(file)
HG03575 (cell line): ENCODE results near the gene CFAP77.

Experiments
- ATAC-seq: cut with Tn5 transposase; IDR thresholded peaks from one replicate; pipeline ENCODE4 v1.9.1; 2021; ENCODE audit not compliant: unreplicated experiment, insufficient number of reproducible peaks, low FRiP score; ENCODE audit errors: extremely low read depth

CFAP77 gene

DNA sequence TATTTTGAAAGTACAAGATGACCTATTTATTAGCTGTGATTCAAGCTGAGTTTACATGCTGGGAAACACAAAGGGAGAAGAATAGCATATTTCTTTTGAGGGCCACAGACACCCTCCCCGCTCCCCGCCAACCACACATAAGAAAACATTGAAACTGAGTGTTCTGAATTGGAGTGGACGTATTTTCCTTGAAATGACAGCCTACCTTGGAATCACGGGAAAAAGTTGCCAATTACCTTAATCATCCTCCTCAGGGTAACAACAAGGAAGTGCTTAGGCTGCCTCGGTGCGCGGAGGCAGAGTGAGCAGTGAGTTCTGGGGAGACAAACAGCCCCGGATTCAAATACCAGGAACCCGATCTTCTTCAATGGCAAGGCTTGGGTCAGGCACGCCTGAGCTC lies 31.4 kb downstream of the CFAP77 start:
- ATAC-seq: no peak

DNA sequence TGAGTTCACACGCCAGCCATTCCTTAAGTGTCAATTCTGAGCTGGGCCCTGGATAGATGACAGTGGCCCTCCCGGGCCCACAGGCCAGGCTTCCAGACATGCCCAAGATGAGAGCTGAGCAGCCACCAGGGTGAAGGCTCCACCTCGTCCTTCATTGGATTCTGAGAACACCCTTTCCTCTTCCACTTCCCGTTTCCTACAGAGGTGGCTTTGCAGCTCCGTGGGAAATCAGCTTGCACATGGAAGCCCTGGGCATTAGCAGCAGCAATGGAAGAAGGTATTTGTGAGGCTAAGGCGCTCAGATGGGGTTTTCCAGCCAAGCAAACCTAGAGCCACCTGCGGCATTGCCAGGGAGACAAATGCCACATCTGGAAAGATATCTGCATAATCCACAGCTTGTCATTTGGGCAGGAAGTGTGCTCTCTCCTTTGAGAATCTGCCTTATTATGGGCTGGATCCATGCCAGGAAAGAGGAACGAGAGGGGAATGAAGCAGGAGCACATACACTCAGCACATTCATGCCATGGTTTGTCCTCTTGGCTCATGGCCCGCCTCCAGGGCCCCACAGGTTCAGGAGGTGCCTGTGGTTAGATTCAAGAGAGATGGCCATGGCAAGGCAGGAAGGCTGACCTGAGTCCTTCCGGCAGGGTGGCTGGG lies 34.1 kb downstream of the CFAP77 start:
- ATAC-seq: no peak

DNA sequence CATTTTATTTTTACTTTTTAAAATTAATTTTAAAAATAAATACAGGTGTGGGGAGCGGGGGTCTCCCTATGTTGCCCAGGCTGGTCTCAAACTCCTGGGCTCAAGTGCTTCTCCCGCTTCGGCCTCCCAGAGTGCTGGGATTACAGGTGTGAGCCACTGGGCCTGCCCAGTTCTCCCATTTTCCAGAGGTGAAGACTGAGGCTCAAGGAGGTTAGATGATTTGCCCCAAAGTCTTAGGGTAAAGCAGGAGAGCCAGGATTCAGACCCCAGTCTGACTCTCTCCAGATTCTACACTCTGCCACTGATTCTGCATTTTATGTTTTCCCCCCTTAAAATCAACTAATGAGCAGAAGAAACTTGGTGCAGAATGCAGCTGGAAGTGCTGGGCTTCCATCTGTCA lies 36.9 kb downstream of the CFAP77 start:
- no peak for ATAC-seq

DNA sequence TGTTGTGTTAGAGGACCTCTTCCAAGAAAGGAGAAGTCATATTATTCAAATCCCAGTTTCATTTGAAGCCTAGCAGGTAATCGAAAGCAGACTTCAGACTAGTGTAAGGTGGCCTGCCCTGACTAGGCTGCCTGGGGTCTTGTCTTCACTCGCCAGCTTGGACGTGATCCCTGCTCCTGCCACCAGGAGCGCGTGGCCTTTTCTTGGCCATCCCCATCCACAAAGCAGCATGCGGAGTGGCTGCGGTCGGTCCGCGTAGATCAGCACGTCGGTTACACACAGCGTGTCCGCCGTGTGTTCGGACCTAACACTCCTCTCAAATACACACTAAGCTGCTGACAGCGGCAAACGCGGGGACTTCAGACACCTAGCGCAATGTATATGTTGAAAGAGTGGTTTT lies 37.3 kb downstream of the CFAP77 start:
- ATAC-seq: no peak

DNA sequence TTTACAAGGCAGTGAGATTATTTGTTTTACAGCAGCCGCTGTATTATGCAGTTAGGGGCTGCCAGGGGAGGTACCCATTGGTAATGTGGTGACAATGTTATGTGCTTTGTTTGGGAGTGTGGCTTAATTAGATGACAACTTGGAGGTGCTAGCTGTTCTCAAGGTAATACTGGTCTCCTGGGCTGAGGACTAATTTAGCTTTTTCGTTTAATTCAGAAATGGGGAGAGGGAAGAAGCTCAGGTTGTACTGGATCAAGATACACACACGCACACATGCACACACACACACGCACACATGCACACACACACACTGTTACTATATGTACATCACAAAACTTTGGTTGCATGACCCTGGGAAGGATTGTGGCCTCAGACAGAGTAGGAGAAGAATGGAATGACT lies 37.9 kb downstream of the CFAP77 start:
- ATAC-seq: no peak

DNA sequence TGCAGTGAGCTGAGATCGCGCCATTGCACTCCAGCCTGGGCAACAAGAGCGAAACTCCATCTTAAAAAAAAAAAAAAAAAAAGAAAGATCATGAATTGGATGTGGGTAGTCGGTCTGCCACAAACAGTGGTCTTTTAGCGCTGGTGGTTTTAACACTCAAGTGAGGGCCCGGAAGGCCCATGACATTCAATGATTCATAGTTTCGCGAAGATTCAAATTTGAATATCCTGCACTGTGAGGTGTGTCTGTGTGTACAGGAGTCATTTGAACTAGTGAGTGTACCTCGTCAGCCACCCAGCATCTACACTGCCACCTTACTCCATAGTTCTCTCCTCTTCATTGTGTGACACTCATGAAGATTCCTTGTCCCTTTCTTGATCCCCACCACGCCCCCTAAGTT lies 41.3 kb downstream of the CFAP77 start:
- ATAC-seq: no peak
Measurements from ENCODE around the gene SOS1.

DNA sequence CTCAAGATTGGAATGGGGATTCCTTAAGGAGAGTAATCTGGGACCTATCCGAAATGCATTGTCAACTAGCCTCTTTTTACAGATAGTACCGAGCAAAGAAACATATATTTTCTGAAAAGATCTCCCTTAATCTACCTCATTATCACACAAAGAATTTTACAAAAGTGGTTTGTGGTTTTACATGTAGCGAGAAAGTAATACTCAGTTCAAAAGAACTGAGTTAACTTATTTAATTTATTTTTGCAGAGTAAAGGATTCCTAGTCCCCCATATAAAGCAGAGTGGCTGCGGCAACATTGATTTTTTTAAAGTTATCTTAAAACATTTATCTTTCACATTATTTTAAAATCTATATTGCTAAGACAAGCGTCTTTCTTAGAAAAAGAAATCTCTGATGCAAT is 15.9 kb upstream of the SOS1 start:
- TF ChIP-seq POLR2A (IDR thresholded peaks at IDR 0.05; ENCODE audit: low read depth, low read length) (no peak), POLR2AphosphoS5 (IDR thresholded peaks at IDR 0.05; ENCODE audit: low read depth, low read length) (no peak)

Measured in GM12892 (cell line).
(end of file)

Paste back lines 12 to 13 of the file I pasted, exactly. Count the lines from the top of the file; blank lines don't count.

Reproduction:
- ATAC-seq: no peak

DNA sequence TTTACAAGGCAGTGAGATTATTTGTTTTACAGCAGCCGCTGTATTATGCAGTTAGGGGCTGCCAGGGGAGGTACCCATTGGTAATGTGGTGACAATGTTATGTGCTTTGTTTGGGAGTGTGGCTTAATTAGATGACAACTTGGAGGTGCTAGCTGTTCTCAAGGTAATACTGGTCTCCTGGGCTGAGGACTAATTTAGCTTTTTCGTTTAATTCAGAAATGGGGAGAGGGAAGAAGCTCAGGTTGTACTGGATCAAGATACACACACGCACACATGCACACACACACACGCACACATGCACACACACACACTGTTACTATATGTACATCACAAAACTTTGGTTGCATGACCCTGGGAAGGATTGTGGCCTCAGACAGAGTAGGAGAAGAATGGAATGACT lies 37.9 kb downstream of the CFAP77 start: